Cyberbullying is another problem surrounding social media use. About 15% of high school students have experienced cyberbullying. Some estimate the rate to be slightly higher, or approximately one in six being abused online. Among those polled, the following percentages said they’d experienced:

  • Name-calling – 42%
  • Being the subject of rumors – 32%
  • Unsolicited explicit images – 25%
  • Being tracked by someone other than a parent – 21%
  • Physical threats – 16%
  • Explicit images of them shared without consent – 7%

Besides sparking feelings of isolation, depression, and anxiety, many of those actions can be illegal, too, depending on variables and in what jurisdiction it occurs.

Signs Social Media Is Impacting Mental Health

There’s a condition that’s been mentioned more often in recent years: social media anxiety disorder (SMAD). It’s not formally recognized according to the Diagnostic and Statistical Manual of the American Psychiatric Association (DSM-5), the bible for diagnosing mental disorders. Not yet, at least.

One therapist warns that “it’s risky to compare your insides to someone else’s outsides.” That’s one of the dangers of SMAD. It’s not healthy to measure self-worth on the number of views or likes (or lack thereof) a post receives.

Those “likes” and retweets have been compared to the high that follows taking a drug. It lights up those same reward centers in the brain. In turn, the brain likes the feeling and wants more. Going without that reinforcement can lead some to feel on edge and lost.

Signs a person may have a SMAD include:

  • Checking your phone (or other devices) in the middle of a conversation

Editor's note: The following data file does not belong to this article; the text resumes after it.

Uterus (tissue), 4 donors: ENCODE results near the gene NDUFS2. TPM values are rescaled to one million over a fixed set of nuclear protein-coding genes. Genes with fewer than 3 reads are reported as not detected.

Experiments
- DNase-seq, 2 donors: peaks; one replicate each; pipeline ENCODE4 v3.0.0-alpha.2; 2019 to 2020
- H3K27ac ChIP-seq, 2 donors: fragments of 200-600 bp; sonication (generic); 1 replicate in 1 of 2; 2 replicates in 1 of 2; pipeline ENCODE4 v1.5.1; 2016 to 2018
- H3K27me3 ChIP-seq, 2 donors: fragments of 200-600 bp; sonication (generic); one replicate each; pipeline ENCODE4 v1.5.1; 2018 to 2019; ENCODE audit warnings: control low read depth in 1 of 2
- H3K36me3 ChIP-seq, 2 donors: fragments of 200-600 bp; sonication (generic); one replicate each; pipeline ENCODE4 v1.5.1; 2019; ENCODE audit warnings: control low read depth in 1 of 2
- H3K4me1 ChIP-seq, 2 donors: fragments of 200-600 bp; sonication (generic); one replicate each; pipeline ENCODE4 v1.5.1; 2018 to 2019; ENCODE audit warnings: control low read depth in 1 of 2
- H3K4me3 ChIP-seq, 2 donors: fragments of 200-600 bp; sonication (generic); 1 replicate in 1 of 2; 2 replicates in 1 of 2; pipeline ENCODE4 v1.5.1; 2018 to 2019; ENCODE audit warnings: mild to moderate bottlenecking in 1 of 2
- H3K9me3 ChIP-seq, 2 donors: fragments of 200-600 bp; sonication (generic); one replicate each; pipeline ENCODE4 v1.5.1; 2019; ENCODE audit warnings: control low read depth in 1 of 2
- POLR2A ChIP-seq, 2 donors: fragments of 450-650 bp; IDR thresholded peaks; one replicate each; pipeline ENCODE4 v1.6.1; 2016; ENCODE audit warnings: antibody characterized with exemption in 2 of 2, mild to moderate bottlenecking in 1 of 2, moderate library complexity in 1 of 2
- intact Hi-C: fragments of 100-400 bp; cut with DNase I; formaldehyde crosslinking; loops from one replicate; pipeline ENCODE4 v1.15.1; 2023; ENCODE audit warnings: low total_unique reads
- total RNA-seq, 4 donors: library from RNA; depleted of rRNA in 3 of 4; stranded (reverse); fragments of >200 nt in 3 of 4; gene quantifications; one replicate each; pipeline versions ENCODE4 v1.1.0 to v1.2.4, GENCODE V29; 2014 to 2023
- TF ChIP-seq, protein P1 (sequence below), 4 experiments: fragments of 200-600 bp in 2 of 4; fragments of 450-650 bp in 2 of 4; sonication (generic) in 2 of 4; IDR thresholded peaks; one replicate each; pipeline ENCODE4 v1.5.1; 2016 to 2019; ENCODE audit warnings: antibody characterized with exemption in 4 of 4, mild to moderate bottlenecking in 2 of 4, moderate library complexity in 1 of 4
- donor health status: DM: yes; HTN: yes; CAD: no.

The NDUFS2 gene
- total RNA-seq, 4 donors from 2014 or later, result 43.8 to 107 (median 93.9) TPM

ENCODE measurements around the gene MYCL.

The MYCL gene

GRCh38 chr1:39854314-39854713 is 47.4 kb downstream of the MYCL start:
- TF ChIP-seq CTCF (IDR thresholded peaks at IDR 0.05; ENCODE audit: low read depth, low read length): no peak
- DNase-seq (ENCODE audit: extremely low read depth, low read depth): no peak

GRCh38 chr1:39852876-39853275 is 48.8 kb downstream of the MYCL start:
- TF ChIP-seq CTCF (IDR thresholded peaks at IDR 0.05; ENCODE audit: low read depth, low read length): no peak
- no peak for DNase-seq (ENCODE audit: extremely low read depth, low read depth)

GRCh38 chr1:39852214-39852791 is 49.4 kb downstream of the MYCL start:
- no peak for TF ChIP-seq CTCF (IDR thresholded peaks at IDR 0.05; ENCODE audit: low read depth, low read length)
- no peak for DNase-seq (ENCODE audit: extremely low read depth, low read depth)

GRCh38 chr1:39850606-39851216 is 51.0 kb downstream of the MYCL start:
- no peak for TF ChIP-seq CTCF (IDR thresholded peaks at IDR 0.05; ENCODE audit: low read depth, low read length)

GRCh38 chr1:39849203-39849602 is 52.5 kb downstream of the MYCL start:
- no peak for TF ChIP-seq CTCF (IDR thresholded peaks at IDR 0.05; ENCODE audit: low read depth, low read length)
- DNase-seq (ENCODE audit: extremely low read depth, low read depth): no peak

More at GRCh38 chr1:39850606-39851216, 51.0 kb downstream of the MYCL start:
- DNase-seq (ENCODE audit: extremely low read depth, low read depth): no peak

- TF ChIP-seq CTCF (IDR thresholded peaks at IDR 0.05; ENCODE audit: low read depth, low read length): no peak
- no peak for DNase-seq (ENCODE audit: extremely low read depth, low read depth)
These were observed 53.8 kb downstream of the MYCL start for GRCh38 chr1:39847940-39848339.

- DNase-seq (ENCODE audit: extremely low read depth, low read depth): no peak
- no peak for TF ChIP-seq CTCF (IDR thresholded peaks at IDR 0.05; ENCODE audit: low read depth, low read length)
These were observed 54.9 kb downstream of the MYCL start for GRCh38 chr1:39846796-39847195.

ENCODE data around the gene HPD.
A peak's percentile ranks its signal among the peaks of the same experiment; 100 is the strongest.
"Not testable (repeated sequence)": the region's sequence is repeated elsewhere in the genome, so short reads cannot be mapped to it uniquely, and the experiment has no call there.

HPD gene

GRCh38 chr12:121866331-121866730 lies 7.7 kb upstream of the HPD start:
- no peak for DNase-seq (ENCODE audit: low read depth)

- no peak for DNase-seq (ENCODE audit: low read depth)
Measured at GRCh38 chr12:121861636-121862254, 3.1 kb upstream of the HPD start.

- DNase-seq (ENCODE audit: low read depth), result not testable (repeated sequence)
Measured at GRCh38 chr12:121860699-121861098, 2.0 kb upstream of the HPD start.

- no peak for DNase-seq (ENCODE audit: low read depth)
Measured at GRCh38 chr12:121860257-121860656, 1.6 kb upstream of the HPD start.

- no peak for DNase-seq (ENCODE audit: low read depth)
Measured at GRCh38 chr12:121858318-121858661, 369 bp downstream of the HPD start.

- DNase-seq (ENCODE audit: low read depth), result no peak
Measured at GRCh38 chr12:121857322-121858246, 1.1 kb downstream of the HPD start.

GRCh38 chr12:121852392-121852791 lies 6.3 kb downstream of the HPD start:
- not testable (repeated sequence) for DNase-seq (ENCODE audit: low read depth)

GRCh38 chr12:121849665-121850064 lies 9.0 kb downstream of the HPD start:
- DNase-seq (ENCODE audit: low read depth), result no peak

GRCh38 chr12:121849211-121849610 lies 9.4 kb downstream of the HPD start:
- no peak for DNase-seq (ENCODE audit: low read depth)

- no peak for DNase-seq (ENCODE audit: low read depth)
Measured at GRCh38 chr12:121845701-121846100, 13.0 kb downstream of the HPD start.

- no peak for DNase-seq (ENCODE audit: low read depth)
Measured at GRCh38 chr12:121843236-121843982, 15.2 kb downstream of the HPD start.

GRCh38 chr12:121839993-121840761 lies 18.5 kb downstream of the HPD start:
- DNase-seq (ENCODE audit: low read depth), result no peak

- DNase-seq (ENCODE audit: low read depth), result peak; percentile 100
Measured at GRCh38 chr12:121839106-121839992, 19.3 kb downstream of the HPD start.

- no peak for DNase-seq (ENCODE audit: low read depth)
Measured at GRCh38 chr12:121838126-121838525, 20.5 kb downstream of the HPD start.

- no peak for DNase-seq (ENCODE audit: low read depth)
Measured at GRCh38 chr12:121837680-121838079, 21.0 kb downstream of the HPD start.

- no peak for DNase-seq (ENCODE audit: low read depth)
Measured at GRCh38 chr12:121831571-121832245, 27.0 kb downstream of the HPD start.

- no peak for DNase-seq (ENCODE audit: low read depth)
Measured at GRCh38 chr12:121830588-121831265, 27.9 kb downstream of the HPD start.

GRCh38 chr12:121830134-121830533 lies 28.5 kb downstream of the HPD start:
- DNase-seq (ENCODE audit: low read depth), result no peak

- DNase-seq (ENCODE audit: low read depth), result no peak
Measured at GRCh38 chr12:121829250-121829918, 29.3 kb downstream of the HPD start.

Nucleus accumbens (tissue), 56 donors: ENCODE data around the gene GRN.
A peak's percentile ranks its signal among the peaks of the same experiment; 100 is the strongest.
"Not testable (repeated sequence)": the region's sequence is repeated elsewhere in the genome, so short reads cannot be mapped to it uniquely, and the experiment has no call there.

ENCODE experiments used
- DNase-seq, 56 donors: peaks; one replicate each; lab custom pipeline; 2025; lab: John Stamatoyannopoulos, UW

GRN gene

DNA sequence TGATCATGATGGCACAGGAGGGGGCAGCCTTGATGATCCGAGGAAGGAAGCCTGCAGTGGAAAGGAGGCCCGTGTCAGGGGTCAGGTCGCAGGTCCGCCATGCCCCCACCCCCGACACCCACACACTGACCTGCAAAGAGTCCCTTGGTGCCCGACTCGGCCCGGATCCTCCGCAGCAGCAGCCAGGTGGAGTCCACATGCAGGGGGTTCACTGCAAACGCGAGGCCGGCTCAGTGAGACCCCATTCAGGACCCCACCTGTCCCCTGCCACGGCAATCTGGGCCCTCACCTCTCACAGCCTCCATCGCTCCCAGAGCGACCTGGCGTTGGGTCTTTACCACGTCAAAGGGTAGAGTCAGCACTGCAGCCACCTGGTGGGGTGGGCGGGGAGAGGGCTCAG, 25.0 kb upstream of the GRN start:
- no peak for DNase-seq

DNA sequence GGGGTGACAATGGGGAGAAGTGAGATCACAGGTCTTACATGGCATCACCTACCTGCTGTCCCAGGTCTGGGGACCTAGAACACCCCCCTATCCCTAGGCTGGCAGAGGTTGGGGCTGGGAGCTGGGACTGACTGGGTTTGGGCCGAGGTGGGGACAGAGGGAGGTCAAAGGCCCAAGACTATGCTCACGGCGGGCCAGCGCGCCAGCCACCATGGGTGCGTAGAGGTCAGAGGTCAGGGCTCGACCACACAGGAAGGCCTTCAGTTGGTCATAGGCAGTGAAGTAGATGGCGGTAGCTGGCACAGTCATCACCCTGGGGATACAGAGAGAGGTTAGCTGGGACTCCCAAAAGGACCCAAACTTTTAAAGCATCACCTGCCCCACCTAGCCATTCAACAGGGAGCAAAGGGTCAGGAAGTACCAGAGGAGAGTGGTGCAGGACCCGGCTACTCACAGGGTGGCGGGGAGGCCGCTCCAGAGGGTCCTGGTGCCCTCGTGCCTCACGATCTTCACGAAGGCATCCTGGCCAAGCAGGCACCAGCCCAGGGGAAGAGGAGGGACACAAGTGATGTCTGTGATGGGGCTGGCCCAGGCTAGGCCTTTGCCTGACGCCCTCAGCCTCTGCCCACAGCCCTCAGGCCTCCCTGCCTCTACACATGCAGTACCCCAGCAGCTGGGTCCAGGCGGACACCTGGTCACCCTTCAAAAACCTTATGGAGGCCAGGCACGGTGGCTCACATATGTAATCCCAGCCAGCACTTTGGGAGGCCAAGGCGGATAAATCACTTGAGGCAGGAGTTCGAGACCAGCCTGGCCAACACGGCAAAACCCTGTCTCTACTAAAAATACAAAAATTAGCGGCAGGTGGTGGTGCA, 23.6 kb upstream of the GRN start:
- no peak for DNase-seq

• Placing more importance on your phone over family and friends
  • Spending more than six hours a day on social media
  • Lying about how much time is devoted to being online
  • Trying to reduce the amount of online time and failing
  • Neglecting or losing interest in school, work, or hobbies
  • Experiencing anxiety when cut off from devices
  • Having an urgent need to post online or check your phone

Social Media and Depression

It’s not entirely clear why social media may fuel depression. The displacement hypothesis, upward social comparison, and reinforcing spirals may be factors. They may tie in neatly with low self-esteem.

It’s also been well documented that electronic devices can disrupt a person’s sleep. One survey found approximately four in 10 Americans bring their cell phones to bed. Teens and young adults are especially guilty of this. These devices can inhibit melatonin production, which is a hormone our bodies produce that helps us fall asleep.

That disruption can interfere with getting some solid shut-eye. That, in turn, can contribute to anxiety, depression, memory loss, and poor grades or work performance.

If a person experiences lingering anxiety, it can lead to nausea, headaches, and muscle tension.

There’s also a concern that mental disorders can contribute to substance use disorder, or even substance use disorders. Such co-occurring disorders have been well documented, and it’s especially risky for younger populations. They are more vulnerable since their brains continue to develop into their mid-twenties. Substance use disorder can interfere with the parts of the brain governing impulse control, decision-making, and how a person responds to stress. That can make anxiety or depression grow worse. It can also make drug and alcohol addiction (as well as its resulting health dangers) more likely to take hold.